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She was a tough kid. Still, even having read EDUCATED, Tara Westover’s blistering family memoir, I’m hard pressed to figure out how any child—no matter how resilient—could come away intact, let alone garner the prestigious academic degrees (M.A., Ph.D.) that she has. For someone who had never stepped into a classroom till college—nor had much homeschooling to speak of—her achievements boggle the mind.

Tara grew up in rural Idaho, in a survivalist-cum-Morman-fundamentalist family. Her parents shunned any contact with public institutions—government agencies, schools, even hospitals—seeing them as the devil’s trickery. All seven children were born at home, most never having acquired birth certificates. Rigid dress and behavior codes were strictly enforced, sometimes with violence.

The Westovers lived precarious lives, with harrowing accidents—auto and workplace—taking a toll on every member of the family. The children especially were placed in harm’s way by their overpowering and negligent father: God would protect them, he was sure—and by God, He did. But just barely.

Yet despite its hardships and the ever-present threat of violence, in Tara’s telling there remained something idyllic in that life. First, the place: the family homestead was nestled in rugged hills beneath the watchful gaze of a legendary Indian Princess rock formation. Wind whipped through conifers and sagebrush and acres of wild wheat; it came in gales, as if the “peak itself was exhaling.”

Second, the family: although dominated by a mercurial father, in closing ranks against the world, siblings and parents formed tight, intimate bonds with one another. Every morning all nine sat around a red oak table for breakfast, in the evenings they gathered for bible readings, and in between they worked as a team—in the family scrapyard or building neighboring barns. The Westovers were a clan.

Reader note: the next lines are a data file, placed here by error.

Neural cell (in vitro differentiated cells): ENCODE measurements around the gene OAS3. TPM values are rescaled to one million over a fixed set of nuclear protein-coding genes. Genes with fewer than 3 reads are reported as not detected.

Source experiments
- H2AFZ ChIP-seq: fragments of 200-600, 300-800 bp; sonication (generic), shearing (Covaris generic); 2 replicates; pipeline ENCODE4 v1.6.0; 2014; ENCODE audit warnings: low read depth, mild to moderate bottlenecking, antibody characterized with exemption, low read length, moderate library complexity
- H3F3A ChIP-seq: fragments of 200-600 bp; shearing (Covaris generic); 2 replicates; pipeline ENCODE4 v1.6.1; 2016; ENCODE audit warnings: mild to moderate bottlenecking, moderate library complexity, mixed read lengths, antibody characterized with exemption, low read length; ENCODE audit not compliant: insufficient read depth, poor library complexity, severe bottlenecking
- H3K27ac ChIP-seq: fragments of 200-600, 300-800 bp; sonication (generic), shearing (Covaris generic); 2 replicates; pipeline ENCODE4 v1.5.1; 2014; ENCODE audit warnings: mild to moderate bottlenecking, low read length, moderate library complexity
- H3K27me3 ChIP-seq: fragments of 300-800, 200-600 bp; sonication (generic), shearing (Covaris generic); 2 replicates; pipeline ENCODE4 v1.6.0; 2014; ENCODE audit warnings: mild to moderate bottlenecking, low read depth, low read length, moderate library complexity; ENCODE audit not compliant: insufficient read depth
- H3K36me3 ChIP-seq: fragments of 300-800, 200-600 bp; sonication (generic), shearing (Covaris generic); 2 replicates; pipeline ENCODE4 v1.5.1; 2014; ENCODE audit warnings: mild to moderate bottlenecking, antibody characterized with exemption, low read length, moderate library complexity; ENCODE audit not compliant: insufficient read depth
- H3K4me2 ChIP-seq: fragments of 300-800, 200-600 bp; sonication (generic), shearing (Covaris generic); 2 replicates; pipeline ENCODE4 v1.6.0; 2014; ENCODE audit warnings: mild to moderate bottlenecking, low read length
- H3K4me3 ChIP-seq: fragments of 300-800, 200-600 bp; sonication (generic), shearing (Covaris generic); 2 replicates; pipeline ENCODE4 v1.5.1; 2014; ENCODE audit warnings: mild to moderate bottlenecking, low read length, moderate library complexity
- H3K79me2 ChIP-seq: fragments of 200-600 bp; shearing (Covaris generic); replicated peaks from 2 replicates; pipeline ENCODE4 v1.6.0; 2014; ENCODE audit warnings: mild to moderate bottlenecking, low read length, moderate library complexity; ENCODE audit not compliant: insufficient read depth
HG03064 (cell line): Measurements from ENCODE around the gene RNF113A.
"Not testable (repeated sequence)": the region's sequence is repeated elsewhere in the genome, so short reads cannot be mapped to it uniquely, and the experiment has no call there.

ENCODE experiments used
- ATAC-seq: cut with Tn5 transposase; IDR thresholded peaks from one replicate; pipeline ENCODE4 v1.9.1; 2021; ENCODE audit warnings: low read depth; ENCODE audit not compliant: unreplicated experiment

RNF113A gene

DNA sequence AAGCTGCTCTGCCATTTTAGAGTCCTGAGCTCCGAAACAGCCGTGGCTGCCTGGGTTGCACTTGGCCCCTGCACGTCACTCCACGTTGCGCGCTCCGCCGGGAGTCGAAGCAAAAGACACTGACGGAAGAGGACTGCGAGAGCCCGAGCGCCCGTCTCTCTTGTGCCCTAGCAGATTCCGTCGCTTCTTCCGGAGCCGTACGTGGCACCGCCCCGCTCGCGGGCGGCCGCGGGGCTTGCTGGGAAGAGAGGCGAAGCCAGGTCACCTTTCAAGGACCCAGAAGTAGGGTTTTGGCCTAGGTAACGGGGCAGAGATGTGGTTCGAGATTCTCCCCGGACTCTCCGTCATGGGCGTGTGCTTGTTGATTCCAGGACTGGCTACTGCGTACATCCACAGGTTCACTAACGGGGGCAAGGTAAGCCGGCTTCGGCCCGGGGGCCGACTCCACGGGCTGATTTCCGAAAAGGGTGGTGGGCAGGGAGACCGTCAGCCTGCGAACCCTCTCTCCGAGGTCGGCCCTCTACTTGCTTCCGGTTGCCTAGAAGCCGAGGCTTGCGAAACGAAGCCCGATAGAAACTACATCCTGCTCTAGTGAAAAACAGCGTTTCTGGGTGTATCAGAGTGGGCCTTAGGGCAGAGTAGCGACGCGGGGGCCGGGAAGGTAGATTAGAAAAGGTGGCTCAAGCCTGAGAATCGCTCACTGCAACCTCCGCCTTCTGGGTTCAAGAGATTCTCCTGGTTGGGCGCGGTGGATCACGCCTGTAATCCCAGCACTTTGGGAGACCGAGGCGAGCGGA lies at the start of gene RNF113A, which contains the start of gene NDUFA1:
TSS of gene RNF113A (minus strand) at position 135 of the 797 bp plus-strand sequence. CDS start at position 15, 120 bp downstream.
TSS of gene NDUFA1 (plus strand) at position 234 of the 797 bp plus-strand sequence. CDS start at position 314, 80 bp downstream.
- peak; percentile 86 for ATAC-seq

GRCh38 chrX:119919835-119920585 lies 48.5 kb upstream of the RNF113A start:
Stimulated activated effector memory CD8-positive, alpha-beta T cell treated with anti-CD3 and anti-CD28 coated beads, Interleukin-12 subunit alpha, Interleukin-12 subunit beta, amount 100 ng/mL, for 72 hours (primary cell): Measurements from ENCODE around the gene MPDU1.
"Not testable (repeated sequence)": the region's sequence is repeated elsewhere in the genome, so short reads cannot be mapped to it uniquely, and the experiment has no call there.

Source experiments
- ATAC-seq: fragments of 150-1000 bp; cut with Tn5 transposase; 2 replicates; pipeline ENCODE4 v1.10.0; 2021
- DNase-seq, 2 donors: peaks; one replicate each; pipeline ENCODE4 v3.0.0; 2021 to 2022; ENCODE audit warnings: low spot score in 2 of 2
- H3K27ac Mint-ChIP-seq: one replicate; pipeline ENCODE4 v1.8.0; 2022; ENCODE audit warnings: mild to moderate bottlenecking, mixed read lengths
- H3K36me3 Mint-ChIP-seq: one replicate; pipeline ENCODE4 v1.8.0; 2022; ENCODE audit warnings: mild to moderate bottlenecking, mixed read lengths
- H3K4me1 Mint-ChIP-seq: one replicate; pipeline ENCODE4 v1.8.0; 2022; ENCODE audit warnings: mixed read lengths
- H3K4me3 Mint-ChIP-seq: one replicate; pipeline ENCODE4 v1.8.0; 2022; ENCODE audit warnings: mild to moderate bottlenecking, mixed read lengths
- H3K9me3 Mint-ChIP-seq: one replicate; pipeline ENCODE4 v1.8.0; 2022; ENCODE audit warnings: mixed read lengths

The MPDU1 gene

And Tara belonged. She had her place—both in the family and on the land itself. It was what she knew.

But gradually, inevitably, snippets of the outside world break through the family’s barrier. Tara begins to want more: she wants to go to college—though she has never been schooled, never taken a test, never written an essay, or studied math. The story of her first tentative steps outward comprises the first half of the memoir.

The second half follows Tara as she works to find her academic and social legs on the outside—all the while feeling the tug of the Indian Princess to return home to Idaho. But despite that pull, the world has opened her eyes, making her realize just how pitiful her “education” had been. Isn’t Europe a country? What’s the Holocaust? Why did Rosa Parks need to “steal” a bus seat, and who is Martin Luther King, Jr.?

Even more important is Tara’s need to locate herself in the wider world and to come to grips with the growing separation from her family. Can she resolve the vast differences in their values and world views? Must she set herself against them? Is she a whore in the grip of the devil, as her father and brother claim? Can she reject their beliefs but not reject those who hold the beliefs?

Educated is a stunning testament to inner strength and the need to be true to self, one of the hardest fought battles for anyone, but especially when it comes to disavowing the people you’ve spent a lifetime loving. Highly recommended.

See our Reading Guide for Education.

 


Molly Lundquist
A former college English instructor, Molly developed LitLovers after teaching an online literature course several years ago. It was so much fun—even the students loved it—that she decided to take it public. If Molly’s not working on LitLovers, she’s sleeping.

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